Research published this morning has shown magnetic brain stimulation could play a role in the treatment of anorexia. The study by the Institute of Psychiatry, Psychology and Neuroscience (IOPPN) involved 60 volunteers. This is the first randomised trial to investigate this type of treatment in eating disorders.

Research has shown some victims of the disease have dysfunction in areas of the brain involved in self-control, such as the pre-frontal cortex. Researchers at the IOPPN believe brain stimulation may interfere with brain signals in this area to help reduce symptoms of anorexia.

The procedure known as transcranial magnetic stimulation (TMS) involves a hand held coil, which generates a magnetic field, being placed near the head of the patient. The magnetic pulses temporarily alter neural activity in small areas of the brain. TMS has already been approved in the treatment of major depression and is regarded as being very safe.

Despite the promising results, Dr Jessica McCelland of King’s College London said more research needed to be done, since the study only looked at the short term effects of TMS: “Given the success of this study, the next step is to see whether TMS treatment has longer lasting therapeutic benefits in people with anorexia”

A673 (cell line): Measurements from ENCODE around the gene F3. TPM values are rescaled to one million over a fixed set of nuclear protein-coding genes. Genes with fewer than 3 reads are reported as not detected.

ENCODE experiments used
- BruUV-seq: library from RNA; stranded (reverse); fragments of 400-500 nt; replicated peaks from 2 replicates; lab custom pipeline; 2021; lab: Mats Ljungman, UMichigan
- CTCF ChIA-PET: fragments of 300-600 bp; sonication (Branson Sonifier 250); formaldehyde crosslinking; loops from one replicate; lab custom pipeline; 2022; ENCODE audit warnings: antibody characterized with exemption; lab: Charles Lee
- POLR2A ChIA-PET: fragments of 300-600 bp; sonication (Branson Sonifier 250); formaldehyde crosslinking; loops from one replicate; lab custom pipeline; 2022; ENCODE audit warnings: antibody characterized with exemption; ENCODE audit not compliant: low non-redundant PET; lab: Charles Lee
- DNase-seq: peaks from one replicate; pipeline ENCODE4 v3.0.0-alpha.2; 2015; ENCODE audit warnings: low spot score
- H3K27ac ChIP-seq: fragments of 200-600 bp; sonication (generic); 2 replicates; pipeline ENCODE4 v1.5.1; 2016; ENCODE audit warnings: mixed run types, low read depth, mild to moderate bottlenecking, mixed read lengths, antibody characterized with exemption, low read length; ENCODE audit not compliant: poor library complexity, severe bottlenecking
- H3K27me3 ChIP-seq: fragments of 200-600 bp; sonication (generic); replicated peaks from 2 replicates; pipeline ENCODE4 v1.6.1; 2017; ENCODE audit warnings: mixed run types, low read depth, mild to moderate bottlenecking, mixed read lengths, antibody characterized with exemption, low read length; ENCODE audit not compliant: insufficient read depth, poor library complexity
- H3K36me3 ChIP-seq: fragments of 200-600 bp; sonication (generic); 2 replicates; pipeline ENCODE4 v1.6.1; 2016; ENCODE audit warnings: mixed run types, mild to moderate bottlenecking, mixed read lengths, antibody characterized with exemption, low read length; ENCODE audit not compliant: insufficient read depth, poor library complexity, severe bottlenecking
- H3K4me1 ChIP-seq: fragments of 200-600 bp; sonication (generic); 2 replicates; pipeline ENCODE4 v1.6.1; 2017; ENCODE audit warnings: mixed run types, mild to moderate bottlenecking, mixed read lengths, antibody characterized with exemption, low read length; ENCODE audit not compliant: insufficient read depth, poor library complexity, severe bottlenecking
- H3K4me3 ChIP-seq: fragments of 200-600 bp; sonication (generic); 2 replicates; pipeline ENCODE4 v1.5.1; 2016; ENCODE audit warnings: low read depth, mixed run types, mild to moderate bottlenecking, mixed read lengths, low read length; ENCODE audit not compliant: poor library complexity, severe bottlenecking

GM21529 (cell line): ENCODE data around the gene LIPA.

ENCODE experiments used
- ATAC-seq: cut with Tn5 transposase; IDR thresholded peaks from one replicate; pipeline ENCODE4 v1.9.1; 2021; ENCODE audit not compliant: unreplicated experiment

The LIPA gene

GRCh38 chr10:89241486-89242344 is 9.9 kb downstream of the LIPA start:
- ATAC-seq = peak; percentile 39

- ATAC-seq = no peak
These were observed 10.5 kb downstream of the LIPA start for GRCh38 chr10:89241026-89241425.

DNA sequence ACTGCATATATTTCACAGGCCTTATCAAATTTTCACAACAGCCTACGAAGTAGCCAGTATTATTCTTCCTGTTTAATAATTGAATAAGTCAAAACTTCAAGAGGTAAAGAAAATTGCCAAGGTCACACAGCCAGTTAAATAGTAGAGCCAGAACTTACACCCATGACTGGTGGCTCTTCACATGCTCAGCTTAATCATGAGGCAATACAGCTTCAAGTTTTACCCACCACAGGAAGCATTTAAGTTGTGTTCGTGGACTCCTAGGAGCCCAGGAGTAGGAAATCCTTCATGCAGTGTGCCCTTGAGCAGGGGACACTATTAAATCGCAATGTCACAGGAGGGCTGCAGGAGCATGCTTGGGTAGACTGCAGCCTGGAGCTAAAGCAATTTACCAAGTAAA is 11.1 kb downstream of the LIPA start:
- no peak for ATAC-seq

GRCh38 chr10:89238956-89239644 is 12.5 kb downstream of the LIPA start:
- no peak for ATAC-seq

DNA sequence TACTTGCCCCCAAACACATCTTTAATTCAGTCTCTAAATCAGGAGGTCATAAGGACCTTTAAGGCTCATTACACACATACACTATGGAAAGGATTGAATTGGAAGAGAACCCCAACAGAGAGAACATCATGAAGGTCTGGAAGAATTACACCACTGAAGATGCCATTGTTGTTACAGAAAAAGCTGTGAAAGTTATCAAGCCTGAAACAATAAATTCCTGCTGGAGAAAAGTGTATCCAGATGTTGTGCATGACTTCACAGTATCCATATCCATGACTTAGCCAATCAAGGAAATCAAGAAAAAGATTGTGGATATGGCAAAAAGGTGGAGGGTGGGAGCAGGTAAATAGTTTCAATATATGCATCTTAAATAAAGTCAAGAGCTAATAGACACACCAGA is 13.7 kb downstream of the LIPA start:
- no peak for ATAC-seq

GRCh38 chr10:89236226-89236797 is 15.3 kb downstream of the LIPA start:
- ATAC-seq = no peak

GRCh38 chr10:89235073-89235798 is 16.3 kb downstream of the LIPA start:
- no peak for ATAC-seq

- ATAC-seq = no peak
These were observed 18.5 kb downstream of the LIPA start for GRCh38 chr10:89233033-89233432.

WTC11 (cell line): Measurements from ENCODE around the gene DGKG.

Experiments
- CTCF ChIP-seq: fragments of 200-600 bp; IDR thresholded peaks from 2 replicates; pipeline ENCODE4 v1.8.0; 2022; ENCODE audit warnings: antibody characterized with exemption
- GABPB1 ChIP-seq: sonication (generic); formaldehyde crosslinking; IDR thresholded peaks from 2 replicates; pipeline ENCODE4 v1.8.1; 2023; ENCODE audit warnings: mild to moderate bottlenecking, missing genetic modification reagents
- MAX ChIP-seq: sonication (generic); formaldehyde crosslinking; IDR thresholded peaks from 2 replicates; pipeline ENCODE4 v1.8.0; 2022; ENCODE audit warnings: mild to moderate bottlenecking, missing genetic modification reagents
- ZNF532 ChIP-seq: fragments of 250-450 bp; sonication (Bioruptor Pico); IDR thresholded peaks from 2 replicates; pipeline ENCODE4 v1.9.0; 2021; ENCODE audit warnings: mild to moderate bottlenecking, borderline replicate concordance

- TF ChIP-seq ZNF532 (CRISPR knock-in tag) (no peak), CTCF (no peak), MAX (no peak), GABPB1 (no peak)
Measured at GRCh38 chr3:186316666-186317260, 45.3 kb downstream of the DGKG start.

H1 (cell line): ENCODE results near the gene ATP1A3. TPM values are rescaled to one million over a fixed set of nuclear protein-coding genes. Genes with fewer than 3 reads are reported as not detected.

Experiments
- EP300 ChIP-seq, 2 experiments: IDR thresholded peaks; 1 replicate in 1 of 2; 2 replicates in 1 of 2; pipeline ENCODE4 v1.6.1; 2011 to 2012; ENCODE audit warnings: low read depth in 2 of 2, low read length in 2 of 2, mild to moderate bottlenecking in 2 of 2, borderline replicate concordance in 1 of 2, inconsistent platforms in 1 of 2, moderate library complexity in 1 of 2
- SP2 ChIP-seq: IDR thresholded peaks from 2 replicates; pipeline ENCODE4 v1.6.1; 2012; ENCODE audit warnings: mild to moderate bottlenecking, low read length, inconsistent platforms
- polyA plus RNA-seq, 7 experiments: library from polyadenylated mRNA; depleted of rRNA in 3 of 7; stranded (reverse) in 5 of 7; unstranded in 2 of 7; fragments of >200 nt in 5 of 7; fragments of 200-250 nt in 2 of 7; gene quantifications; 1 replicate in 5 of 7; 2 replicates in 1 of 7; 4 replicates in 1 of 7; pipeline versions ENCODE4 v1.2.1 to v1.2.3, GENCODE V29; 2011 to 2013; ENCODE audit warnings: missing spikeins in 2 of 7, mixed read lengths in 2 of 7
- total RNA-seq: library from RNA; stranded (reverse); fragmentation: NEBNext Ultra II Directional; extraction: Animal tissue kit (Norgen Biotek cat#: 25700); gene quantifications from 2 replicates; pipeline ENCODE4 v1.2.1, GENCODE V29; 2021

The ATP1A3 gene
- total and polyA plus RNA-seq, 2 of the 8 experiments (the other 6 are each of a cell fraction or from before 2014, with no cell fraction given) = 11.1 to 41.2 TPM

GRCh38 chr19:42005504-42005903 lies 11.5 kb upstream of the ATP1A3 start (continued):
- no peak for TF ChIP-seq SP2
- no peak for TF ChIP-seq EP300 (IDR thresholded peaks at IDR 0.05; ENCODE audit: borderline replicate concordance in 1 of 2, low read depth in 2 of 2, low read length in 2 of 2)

In the trial, each participant was given an MRI scan, a food exposure task and a decision making task, before and after TMS.  A similar group faced the same tasks but received a sham or placebo version of the treatment. The results showed a single session of TMS reduced core symptoms of anorexia such as feeling full, feeling fat and urge to restrict food intake. The results also showed improved decision making, including their ability to delay reward – which is also significant, since anorexia is associated with impulsivity.

There are more than 725,000 people in the UK who are affected by the condition, according to a recent report commissioned by the charity Beat. Research shows up to 20% of people who suffer from anorexia die prematurely. Current treatments are largely ineffective, using the best available talking therapies only 10–30% of suffers currently recover from the condition.